Surefoot - our projects
Once Upon Your Time
The premise of the project is that mental disorders are the fastest-growing category of diseases with which health systems must cope and that a high-quality education promoting emotional, social and cognitive development is widely recognized as key to successful interventions in breaking the cycle of intergenerational disadvantage. The project will promote an educational approach to foster good mental health through empathy, self-discovery and expression, creativity and innovation in pre-adolescents/adolescents and to support them in better understanding themselves and finding commonality with others. Partners will create an innovative curriculum with specific competencies and methods to identify and support students’ identity formation and to address challenging behaviours and strong emotional responses.
Our partners in this project are Institut IVIZ (Slovenia), Red Europea los Jóvenes importan ahora (Spain) and Unglingasmiðjurnar Stígur og Tröð (Iceland).
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Breakthrough for Resilience
This project looked at how the connections between people, place and community can create resilience in order to find approaches or tools that can be used to create a common methodology for resilience.
Our partners in this project were: Etairia koinonikispsixiatrikis kai psixikis ygeias (the Society of Social Psychiatry and Mental Health) (Greece), Mobilizing Expertise (Sweden) and Volontariato Torino (Italy).
University of Edinburgh
After leading activities for a student-focused energy-saving campaign at the University of Edinburgh, Pamela Candea and Euri Bartolome-Vidal from Surefoot and three other colleagues prepared a 5- week energy-saving project based on the method "face-to-face engagement" for one high-energy consuming building on campus.
The volunteers, with support from our team, managed to offset the costs of the pilot in just 8 weeks, saving £1,480 of the £1,250 worth of investment and 9.2 tons of carbon dioxide (TCO2) for the same period. This would translate into annual saving of £8,880 and 55.2 TCO2.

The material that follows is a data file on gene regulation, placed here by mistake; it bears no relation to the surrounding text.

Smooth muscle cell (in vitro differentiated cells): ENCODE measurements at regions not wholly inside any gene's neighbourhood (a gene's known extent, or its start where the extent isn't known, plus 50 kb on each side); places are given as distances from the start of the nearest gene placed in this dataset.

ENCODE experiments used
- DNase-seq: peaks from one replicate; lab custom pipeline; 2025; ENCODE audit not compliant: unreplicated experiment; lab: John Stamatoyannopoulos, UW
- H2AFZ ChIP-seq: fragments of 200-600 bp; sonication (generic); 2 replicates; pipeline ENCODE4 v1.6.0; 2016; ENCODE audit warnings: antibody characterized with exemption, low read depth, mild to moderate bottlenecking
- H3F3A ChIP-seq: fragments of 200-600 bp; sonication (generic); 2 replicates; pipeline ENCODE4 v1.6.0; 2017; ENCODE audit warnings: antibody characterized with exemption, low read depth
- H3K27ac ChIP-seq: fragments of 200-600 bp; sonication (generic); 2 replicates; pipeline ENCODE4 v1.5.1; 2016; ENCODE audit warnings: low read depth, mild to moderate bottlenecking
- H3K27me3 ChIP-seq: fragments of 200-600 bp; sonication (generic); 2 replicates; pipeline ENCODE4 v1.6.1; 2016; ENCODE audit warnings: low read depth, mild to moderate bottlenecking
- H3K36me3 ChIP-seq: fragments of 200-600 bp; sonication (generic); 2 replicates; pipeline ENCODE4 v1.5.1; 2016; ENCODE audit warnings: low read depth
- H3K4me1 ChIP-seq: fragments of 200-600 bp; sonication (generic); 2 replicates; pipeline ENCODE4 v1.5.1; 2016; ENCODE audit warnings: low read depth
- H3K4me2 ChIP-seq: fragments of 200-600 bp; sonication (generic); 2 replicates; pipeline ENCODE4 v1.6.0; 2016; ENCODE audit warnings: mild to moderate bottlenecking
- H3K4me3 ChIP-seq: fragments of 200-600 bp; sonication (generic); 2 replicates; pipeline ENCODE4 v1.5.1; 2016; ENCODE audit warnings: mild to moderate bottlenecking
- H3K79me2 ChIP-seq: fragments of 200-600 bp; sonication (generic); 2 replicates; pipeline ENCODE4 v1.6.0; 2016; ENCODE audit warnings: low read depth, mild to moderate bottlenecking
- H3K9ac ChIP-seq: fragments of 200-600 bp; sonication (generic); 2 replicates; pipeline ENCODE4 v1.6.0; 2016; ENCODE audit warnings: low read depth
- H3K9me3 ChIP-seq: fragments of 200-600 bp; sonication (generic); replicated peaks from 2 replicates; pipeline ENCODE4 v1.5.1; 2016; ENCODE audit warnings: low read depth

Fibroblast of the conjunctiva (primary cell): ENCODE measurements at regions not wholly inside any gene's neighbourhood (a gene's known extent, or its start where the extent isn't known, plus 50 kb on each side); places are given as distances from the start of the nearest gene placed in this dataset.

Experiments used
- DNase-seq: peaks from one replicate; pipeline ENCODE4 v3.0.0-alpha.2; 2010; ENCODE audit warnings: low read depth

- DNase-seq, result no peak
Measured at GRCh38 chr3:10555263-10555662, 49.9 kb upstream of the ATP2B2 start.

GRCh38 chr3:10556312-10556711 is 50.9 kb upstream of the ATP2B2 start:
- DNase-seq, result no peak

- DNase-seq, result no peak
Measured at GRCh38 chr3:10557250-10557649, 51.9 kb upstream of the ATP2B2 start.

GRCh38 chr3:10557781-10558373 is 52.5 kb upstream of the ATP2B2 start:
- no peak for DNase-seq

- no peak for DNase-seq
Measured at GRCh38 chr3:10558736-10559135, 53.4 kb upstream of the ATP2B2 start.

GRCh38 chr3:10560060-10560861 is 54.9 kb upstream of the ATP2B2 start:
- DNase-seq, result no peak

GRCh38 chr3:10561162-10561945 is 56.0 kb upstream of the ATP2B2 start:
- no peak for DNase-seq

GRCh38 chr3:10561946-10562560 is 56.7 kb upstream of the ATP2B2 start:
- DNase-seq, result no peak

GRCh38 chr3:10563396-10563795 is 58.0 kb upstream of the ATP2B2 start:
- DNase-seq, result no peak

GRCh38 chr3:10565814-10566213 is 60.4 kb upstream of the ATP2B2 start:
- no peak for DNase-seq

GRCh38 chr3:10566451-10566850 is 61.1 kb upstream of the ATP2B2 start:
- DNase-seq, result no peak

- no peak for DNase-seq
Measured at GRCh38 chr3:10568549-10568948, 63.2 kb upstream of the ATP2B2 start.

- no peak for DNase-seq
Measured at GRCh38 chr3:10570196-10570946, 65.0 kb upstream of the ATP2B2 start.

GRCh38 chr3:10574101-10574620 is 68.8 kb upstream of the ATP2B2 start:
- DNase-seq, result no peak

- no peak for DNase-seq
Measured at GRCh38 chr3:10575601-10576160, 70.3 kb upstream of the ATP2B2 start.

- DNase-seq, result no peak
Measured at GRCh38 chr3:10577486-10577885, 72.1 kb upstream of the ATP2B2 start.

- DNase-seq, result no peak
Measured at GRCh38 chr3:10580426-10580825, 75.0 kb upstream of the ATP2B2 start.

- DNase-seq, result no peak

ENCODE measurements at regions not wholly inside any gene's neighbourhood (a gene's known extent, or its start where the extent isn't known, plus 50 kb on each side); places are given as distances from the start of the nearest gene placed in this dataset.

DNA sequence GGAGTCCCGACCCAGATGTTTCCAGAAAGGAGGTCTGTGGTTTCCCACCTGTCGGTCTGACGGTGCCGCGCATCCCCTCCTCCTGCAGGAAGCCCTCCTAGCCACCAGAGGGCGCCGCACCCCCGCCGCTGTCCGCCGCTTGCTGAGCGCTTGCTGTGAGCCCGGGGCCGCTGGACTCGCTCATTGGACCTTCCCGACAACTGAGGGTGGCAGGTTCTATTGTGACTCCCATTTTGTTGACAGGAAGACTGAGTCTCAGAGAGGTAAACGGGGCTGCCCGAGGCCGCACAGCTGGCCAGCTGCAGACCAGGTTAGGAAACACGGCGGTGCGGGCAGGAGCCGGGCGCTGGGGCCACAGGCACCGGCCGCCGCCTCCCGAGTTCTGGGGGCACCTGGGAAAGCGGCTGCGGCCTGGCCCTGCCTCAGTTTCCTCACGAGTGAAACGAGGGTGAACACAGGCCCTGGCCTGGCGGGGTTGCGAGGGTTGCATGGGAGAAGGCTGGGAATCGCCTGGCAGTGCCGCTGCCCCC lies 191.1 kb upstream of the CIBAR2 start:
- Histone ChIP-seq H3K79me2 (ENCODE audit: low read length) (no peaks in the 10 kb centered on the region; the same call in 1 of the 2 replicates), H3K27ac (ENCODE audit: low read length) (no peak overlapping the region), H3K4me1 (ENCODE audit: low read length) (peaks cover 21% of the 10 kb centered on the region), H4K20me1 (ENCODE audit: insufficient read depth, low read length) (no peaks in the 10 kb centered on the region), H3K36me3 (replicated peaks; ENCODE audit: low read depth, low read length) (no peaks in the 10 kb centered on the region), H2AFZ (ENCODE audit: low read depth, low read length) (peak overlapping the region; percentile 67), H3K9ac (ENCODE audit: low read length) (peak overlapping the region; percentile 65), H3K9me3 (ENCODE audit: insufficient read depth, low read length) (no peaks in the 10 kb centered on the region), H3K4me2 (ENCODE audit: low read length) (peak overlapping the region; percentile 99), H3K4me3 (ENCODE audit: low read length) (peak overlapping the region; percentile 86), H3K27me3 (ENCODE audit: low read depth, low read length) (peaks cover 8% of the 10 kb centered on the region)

The success of the pilot led to a roll-out of the project to 20 more buildings for one year, saving a total of £80,000. It eventually led to the set-up of the Sustainability and Social Responsibility Department of the University of Edinburgh, currently managing a budget of £3M.
The two main aspects that made this project successful were:
We gave them the opportunity to come up with ideas by asking them to help us. We also offered to help staff speak with the different stakeholders or communicate the changes widely within the department to reach out to more people.
Staff wanted to take part in the projects because they wanted to help - so asking for help was essential. They also led activities because they found it interesting - it was a way for them to learn by doing research. It was also a way for them to improve their working environment.
This is work that can take place in different work environments, government buildings, companies, both large and small and any venues where there is a potential to save energy and its associated savings on bills and carbon emissions.
Dupont and Surefoot
Carbon Conversations at an enterprise
The eight participants came from three different sites of DuPont Nutrition & Biosciences. Pam Candea and Tony Herrmann from Surefoot conducted two days of facilitator training preceded by a one day session where the group were participants in an abridged version of the 6 Carbon Conversations sessions at DuPont’s office in Copenhagen.
One year after the final training, Surefoot interviewed those available from the group of trained facilitators to determine the impact Carbon Conversations has had on the organisation. It was pointed out by the facilitators that it was valuable and rewarding to engage colleagues in Carbon Conversations as well as it required dedicated, persistent efforts to run the first set of workshops.
This full report focuses on the practical set-up of Carbon Conversations and the outcome for DuPont based on
The set-up within the company